What also sets the Bell & Cashmore group apart from the McIntosh & Long’s findings (2006: 38–39), was that at the time of the interview, both groups (A and B) were almost equally split in having their children’s living in shared parenting arrangements. Where shared care / shared parenting, is defined as 35% or more nights with each parent (the children mostly living with their mother for the majority of the time, and not McIntosh’s version of shared care, aka ‘contact’ visits of only 14%).

Another critical difference in the Bell & Cashmore study was that only 4 of their 33 parent study had a tertiary education, i.e. a post-secondary education (in Britain this would include attending ‘further education’ (FE), as well as ‘higher education’ (HE). By contrast, McIntosh and Long reported that fully 40% of their parents had tertiary qualifications.

The predominant educational qualification for participants in the Bell & Cashmore study was a trade certificate of some kind, and most had income levels that were average or  below the national average weekly earnings (i.e. waged, not salaried). There were, however, more professional and managerial workers in the comparison group, i.e. ‘child focused’ than in the child-inclusive group. So, yes, arguably this could have skewed results.

Figures collected from parents of the ‘child inclusive’ group showed higher levels of conflict and acrimony with their former partner at the time of the interview so arguably any skew was preexisting and self-cancelling to a degree.

Harvesting a franchise ?

Bell & Cashmore point out that Australia might adopt the same regime of ‘child-inclusive mediation’, which in 2012 attracted considerable interest in Britain. But just how inclusive is ’child-inclusive mediation’ ? The Children Act 1989 already contains a mandatory checklist for CAFCASS officers to ascertain, as best they can, the wishes of the children. But how often is this seen in the breach than in the implementation ?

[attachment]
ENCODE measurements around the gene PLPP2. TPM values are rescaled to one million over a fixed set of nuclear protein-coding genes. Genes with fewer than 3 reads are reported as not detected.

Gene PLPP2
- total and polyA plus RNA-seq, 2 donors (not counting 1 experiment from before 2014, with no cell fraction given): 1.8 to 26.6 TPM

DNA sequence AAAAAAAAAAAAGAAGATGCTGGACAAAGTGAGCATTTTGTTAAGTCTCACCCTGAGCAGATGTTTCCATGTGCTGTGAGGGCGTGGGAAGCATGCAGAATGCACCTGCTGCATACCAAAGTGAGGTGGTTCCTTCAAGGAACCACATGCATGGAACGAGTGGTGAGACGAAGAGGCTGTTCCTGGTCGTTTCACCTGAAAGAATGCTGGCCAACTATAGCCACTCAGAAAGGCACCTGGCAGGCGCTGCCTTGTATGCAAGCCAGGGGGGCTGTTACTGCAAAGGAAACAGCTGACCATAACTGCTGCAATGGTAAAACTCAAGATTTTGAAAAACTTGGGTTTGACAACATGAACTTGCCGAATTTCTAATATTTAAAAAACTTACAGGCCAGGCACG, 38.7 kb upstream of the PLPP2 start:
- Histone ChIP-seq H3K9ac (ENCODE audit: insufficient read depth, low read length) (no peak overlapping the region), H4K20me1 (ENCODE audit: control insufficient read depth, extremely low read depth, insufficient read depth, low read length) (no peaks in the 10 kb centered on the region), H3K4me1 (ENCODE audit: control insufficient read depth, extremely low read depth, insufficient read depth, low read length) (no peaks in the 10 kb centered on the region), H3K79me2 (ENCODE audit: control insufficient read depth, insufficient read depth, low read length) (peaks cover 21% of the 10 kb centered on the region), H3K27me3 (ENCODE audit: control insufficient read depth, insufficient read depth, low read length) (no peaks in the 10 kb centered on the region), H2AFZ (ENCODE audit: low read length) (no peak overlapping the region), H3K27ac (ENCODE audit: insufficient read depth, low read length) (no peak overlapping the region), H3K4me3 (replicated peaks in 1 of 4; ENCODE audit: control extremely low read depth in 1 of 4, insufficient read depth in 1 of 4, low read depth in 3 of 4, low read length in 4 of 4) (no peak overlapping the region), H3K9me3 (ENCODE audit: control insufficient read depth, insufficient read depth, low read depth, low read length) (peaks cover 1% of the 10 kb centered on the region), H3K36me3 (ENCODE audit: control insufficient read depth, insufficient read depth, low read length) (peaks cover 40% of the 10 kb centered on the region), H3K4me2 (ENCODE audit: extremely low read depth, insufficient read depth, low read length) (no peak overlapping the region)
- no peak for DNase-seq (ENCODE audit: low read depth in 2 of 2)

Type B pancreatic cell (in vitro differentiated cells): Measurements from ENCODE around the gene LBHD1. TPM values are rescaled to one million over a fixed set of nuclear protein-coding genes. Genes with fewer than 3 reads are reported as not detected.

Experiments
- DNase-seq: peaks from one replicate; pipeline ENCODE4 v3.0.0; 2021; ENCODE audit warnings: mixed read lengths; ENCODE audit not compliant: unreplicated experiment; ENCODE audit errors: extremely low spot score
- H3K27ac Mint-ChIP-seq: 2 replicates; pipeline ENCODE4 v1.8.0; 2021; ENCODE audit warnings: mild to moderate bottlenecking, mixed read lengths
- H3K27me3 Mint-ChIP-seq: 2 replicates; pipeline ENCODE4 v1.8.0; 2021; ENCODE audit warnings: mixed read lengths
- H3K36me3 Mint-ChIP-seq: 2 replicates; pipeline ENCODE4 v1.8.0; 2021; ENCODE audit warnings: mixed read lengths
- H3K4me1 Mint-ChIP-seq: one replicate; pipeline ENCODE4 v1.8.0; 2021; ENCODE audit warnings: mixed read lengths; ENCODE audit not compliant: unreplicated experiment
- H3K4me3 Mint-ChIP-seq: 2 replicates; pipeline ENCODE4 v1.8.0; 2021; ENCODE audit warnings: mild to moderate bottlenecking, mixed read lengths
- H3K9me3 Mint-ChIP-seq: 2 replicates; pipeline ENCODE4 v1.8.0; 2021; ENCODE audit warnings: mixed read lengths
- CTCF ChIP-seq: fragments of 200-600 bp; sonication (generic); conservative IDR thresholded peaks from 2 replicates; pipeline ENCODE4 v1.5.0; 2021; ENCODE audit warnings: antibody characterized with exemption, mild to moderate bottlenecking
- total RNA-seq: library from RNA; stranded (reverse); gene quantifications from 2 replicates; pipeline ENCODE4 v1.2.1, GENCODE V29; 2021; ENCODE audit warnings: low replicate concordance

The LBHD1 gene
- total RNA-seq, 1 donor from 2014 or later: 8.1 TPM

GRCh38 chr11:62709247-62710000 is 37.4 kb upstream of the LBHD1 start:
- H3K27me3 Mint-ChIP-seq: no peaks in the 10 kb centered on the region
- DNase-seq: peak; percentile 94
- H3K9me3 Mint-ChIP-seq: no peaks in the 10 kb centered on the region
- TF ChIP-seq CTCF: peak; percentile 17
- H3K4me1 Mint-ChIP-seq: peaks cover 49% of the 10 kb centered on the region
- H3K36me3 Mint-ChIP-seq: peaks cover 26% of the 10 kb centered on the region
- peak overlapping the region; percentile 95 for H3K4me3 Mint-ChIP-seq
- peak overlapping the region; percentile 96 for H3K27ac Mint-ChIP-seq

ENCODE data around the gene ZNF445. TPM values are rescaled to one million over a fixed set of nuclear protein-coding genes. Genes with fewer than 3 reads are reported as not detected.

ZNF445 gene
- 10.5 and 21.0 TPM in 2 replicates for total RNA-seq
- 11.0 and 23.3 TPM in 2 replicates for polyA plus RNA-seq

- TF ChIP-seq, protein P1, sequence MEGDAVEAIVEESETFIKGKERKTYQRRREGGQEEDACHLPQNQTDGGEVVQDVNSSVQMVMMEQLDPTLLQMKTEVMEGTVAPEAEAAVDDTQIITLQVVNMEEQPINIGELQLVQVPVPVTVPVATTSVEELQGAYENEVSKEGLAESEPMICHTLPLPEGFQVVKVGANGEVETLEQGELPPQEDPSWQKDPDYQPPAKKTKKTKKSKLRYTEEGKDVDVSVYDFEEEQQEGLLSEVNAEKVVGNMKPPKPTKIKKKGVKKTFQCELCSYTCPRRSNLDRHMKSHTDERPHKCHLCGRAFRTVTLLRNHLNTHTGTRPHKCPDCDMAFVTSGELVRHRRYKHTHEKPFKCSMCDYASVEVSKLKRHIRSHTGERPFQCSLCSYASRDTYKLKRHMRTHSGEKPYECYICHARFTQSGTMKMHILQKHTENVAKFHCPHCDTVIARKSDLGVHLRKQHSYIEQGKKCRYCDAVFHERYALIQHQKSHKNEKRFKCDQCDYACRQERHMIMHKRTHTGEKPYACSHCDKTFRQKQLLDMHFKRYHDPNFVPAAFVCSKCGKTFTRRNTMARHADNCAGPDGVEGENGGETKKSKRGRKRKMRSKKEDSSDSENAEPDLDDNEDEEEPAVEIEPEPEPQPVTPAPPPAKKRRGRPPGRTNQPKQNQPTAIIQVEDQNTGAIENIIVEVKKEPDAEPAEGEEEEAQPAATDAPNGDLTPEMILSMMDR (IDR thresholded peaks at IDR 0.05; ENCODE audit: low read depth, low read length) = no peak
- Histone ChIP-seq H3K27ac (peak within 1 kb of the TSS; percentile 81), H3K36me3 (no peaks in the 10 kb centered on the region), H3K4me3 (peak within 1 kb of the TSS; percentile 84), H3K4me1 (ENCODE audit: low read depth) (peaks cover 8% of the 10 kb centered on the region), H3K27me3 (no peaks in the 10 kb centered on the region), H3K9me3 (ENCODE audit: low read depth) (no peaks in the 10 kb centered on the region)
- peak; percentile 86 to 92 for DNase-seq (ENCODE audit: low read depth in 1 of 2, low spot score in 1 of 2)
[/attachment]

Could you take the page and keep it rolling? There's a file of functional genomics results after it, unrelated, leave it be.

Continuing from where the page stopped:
If the Australia system calls for “a specialist practitioner trained in this work” then the CAFCASS model is not the path to follow. In the past people might have tolerated CAFCASS or Social Workers excesses in making up ‘evidence’ to fit with their biases or they may have felt impotent to change the course of events – but not now (for examples see https://thecolemanexperience.wordpress.com/2014/02/28/the-new-ss-filthy-britains-child-snatchers-and-the-forced-adoption-scandal/ ).

And of course, therein lies the rub. You can’t become one of these new breed of ‘child consultants’ unless you’ve been trained by the business owned and operated by the same Jenn McIntosh. Having created what she hopes will be the new rules she is cashing-in, just like IBM did decades ago with its inventions. Currently her company’s website “Family Transitions” advertises that it is “developing web-based training modules.” Training on-line will cost each participant $275.

Her new business venture is one where she assesses those families who are “at risk” and then designs parenting plans for them and their babies (comparable to the diagnosing doctor then becoming the surgeon and thus ‘cleaning up’ at both ends of the market). Her business plan is to run small workshop groups and clinically intensive workshops where the number of places is strictly limited to 8 participants and each attendee paying $1,150. ($1,150 x 8 x twice a week x 40 working weeks = somewhere in the region of $ 736,000 pa).

But things don’t stop there, she has even – with a weather eye on Kentucky Fried Chicken’s experience – copyrighted and trademarked her business name.

Together with course for ‘beginners’ she offers ‘intermediate’ and ‘advanced’ courses. Family Transitions’ claims stretch credulity at times, quote:

  • “Child Informed Family Dispute Resolution is an approach to ensuring children’s experiences are heard and accounted for in post-separation mediation. Pioneered by Jenn McIntosh in the 1990s, it has since become a mainstay of best practice family dispute resolution programs in Australia and internationally.” [ emphasis added – RW]